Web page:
There is a lot more wrapped up in this than just a question about the impact of tuition fees. As pedagogy has evolved, the idea that students should see themselves as undergoing a passive teaching experience has been increasingly rejected; instead they have been invited to see themselves as stakeholders or partners in a process, which in turn justifies them in making demands as to outputs. When you then add fees it becomes increasingly complex, as was shown in a 2011 Guardian online live chat in which the contributors could not easily agree on what status students have within the system. Perhaps the important thing to take away from all this is that students are now much more emancipated participants in higher education, entitled to form their own views as to what to expect from it. Whether that becomes a ‘consumerist ethos’ probably depends on how universities present the experience. The rush by English (and other) higher education institutions to push fees to the permitted upper limits has perhaps encouraged students to nurture ‘consumerist’ instincts.

Overall, we need to take a step away from presenting higher education mainly as a financial issue: funding, fees, pay. These are important, but they are not the essence. Right now a dispassionate observer might not recognise this, and that is a problem.


November 12, 2013

Yesterday was Armistice Day, the day on which the fighting stopped in Europe in 1918. Over the years there have been many debates in a number of countries about the value of commemorating this day, or perhaps about the way it should be commemorated. In a piece in the Irish Times newspaper yesterday Brian Hanley, an historian from St Patrick’s College Drumcondra, suggested that the commemoration of the armistice with the use of the poppy as an iconic symbol amounts to ‘fuzzy nostalgia’ that supports ‘the justification of war’.

I suspect this perspective on the poppy and on the commemoration at this time of year, while not unique to Ireland, owes something to the complexities of Irish history. Experiencing Remembrance Day on this side of the Irish Sea (and that includes the observance in Scotland) provides a very different impression. Here every town and village has some ceremony, and in each case it is not at all about the justification of wars, but the expression of community through a shared memory of what was lost. And it is that sense of community mourning that the wearing of poppies on television, or on football pitches, conjures up.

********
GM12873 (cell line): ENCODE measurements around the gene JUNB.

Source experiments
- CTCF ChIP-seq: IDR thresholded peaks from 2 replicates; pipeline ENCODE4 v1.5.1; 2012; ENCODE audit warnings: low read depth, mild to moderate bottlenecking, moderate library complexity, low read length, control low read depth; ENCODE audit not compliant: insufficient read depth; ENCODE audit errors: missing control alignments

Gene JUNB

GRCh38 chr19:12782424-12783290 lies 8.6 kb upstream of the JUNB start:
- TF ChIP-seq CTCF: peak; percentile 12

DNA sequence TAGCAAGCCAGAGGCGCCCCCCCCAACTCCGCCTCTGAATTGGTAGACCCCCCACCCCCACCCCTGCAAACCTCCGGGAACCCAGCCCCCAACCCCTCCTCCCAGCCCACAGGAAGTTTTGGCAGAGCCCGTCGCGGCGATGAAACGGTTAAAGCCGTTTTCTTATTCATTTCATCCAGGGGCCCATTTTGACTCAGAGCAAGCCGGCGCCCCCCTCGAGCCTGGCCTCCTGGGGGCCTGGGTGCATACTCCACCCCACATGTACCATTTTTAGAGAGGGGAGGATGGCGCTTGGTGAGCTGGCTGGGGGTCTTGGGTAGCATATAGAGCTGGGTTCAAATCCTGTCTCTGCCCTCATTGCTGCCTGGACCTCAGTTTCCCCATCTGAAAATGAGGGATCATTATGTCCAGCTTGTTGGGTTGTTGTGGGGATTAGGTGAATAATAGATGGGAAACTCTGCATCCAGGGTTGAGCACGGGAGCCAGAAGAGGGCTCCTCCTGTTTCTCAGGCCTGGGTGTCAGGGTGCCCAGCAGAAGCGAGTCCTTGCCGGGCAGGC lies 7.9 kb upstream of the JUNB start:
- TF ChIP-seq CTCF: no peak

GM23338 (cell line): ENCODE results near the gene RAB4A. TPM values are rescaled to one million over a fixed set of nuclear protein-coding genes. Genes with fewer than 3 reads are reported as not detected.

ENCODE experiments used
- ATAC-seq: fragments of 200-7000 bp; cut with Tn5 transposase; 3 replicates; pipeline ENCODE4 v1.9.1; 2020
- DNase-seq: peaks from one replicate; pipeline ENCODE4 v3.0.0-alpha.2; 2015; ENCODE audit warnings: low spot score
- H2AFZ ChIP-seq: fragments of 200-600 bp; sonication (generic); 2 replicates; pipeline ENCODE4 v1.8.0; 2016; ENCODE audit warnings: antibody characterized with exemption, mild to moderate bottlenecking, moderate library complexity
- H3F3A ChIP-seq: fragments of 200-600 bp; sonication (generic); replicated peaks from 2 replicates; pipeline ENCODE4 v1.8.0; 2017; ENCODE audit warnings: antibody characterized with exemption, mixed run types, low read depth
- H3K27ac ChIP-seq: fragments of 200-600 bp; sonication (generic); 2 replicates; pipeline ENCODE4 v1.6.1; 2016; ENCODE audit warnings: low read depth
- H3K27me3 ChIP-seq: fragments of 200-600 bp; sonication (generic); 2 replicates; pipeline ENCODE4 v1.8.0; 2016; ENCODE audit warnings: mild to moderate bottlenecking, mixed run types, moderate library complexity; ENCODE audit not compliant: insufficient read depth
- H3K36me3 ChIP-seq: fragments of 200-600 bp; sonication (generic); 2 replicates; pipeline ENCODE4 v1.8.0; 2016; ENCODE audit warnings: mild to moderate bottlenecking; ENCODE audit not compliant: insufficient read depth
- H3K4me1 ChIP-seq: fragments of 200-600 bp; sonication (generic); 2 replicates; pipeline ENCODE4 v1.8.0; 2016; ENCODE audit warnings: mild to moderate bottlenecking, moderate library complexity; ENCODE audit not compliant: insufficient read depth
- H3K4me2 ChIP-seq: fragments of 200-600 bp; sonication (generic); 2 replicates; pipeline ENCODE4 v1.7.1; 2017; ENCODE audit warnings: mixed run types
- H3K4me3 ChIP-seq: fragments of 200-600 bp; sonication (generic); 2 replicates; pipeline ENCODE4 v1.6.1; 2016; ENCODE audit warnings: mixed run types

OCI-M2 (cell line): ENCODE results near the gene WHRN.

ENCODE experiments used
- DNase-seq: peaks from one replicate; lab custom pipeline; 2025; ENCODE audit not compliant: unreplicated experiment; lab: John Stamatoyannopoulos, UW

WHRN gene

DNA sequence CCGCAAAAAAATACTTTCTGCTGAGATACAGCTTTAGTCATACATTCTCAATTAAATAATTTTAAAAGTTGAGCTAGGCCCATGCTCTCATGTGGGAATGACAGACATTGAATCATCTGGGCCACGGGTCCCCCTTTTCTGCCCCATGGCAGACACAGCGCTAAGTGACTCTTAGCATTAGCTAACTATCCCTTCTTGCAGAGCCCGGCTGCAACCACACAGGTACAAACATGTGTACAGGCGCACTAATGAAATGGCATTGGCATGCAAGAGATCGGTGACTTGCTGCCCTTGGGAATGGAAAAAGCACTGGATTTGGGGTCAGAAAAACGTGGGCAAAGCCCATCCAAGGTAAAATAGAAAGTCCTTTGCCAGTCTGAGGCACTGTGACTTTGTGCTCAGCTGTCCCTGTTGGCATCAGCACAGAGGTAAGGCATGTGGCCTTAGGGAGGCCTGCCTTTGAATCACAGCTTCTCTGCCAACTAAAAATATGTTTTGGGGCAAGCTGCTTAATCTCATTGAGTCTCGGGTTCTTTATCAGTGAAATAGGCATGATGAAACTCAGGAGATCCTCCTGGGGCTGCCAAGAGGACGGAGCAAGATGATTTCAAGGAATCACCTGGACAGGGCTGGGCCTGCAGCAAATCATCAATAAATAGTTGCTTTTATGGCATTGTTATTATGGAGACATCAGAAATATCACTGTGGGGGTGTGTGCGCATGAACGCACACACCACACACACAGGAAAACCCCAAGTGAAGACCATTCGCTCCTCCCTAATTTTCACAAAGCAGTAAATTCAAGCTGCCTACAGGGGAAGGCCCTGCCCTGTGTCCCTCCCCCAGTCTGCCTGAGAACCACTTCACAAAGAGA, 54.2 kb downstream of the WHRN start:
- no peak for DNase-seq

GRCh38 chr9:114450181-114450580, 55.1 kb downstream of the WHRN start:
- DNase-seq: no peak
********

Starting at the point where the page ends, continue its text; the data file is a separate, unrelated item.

In Europe, my generation was the first in a long time to have been able to go through our lives without the threat of imminent war or the reality of armed conflict between European nations. We have taken peace for granted, although obviously we have been well aware of its absence elsewhere in the world. And in Western Europe at least, we have had democratic government, with all its faults.

There is of course an academic role in all of this: the task of the community is to remember, but the academy should assess, analyse, question, doubt. Still, I believe that it is right for us all to commemorate November 11th, in the hope that remembering the conflicts and killings of recent history will tell each new generation that we must live with each other in peace and show tolerance and respect for the rights and dignity of all.

University admissions in context

November 5, 2013

A couple of years ago I had a conversation with a middle aged businessman who told me that he was the first person in his wider family ever to have gone to university. Coming from a family of modest means, he had been fired up by the adventure of learning and, having passed all his examinations with very high marks, he eventually entered a top university. He went on to make a fortune in business. As he told me all this, he mused that he was the only one of his class to get to university; and in fact it took another eight years for anyone else from his school to go that way.

It is of course not difficult to grasp why some schools send so few students into higher education. A school with inadequate resources, shabby looking classrooms, inadequate or no science or language labs – and most of all, a lack of ambition – will not compete with well resourced private schools that will expect all of their pupils to go on to get a degree. And yet many will argue that the criteria for higher education admission should be blind to this fact, and should accept only those who meet the institution’s entry requirements; anything else would be social engineering and would undermine standards, as those admitted with lesser qualifications would struggle to cope.

As it happens, recently published evidence shows that disadvantaged students admitted to a university, having lower grades than those applying normally, will in fact often out-perform more privileged students by the time they get to their examinations. The practice known as ‘contextual admission’ is therefore  a useful tool in the box of those wanting to erode the discriminatory effect of schooling.

Contextual admissions are not a radical step designed to undermine the aspirations of middle class students and their parents. Rather they are a genuine effort by the higher education system to correct the discriminatory effect within higher education of poverty and deprivation. Many universities now routinely use such admissions methods, leading to not just a fairer system but, it appears, an intellectually superior one.